Apr 2, 2024 - News

City leaders toy with spending tourism taxes on mobility projects

Skyline view from the light rail station

Photo: Alexandria Sands/Axios

Charlotte leaders briefly debated Monday whether using hotel and restaurant tax revenue for much-needed infrastructure is worth considering — or a "terrible idea."

Why it matters: The city for years has had ambitious transit and mobility plans with limited ways to pay for them.

  • Leaders have gained little to no traction with the General Assembly on a 1-cent sales tax increase that may not even rake in enough cash.
  • The 2020 plan, which would cover a range of transit investments, was originally supposed to cost $13.5 billion. It is likely well beyond that price tag by now.

Context: A January article from The Charlotte Ledger suggested that Charlotte could use hospitality tax revenue on transit and affordable housing if leaders had the political will.

  • That's what Asheville did. Officials there advocated for a change in the law to allow for the spending of tourism money on other priorities, mainly greenways.

What they're saying: Council member Renee Perkins Johnson floated that idea first during a committee discussion. It was another potential pot of money they could pull from, she said.

Malcolm Graham, the city's economic development committee chair, said tourism dollars should not resolve infrastructure issues (he called this a "terrible idea").

  • "With all due respect to Asheville, Asheville ain't Charlotte," Graham said.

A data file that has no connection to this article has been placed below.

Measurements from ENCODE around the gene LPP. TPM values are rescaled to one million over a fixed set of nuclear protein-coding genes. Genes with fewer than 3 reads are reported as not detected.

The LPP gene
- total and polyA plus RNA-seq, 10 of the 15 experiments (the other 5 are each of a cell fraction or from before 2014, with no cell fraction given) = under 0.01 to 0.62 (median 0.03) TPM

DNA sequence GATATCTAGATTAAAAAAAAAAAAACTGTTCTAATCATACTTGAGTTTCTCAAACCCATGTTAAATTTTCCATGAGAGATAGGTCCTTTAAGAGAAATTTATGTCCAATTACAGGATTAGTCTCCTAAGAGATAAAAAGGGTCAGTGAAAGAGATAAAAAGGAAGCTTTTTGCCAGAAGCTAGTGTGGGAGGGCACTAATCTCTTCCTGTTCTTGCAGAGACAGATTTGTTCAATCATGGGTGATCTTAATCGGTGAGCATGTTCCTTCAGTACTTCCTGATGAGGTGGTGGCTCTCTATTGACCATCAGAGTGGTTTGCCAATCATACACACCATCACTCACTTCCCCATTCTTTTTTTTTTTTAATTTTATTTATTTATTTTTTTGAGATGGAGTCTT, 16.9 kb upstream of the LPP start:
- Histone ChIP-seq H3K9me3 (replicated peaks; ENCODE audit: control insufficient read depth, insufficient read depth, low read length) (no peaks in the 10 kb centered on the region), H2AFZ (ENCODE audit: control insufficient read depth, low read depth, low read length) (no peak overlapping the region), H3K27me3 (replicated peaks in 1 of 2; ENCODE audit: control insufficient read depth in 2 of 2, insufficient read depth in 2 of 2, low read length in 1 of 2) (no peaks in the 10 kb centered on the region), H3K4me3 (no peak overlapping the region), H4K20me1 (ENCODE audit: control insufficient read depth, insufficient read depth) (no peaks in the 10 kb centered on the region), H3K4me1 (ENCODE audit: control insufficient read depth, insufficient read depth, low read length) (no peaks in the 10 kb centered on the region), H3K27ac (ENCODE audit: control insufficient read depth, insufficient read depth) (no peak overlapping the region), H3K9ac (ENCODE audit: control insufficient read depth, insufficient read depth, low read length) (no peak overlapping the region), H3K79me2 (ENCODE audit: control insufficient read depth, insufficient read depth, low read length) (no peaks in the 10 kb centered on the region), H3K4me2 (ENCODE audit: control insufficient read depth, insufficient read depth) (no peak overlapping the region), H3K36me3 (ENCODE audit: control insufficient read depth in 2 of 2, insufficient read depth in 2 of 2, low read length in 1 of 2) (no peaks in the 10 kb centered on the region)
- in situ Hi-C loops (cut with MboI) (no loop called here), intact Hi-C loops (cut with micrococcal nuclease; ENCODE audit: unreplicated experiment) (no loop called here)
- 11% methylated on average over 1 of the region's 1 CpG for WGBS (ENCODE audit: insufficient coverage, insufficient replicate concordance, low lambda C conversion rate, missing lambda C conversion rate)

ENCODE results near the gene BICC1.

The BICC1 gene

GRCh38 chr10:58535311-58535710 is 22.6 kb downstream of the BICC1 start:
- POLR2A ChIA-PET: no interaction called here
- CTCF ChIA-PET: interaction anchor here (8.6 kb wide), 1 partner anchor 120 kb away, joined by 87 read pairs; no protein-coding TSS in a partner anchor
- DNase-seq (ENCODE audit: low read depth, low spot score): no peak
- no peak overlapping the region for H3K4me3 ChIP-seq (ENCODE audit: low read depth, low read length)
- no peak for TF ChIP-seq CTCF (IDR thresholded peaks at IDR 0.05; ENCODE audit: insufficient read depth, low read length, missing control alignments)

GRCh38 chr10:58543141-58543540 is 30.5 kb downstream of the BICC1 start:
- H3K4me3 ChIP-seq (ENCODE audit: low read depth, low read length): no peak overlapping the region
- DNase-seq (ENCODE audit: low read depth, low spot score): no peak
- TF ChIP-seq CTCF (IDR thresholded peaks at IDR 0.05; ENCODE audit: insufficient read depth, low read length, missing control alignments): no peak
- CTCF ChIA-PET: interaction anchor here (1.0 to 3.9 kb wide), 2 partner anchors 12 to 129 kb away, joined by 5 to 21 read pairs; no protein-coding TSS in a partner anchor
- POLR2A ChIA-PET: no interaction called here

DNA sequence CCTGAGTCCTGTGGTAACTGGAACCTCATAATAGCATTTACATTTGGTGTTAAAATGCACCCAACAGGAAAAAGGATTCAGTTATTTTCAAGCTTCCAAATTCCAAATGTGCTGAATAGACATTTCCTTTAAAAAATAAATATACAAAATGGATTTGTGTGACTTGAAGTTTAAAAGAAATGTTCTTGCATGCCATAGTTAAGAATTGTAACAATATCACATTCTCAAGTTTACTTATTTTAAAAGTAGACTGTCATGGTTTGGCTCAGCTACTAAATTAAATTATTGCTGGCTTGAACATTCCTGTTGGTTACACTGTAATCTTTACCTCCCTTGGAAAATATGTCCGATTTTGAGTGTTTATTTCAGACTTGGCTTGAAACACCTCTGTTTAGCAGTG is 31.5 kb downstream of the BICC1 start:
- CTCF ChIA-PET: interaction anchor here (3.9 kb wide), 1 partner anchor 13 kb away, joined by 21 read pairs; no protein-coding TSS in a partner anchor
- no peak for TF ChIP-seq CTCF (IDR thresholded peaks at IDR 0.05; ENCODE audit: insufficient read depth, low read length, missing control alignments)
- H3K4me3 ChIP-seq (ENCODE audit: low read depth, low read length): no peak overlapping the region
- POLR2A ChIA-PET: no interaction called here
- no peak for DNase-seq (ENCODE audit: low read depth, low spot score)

Yes, but: At-large member Victoria Watlington pointed out that infrastructure investments can benefit tourism. For example, she noted Uptown's grid turns into a "parking lot" during big events.

  • "We have to consider the big picture and move away from this idea that these tourism dollars can only be applied to brick-and-mortar structures," Watlington said.

Zoom out: Vinay Patel, chair of the Charlotte Regional Visitors Authority, told Axios if council tried to change the way the tax dollars are dispersed, he'd be the first one in Raleigh trying to repeal the tax.

  • "These taxes, we put on ourselves for a specific purpose: to reinvest in the hospitality tourism industry," he says.

The big picture: Mecklenburg County collects a 2% room occupancy tax to pay for the NASCAR Hall of Fame and a 1% tax on prepared food to generate its hospitality bucket. The statute requires it only be used on "tourism and tourism-related programs and activities," the Ledger noted.

  • Funds are typically spent on keeping up with facilities. For example, the city committed $275 million for Spectrum Center renovations. The city is also hashing out a deal behind the scenes to renovate Bank of America Stadium, which has a $1.1 billion economic impact, per a city presentation.

The bottom line: It may be time to revisit what the public expects of the tourism venues and businesses it invests in, a few council members seem to believe.

  • Others say the complex tourism revenue setup shouldn't be changed.
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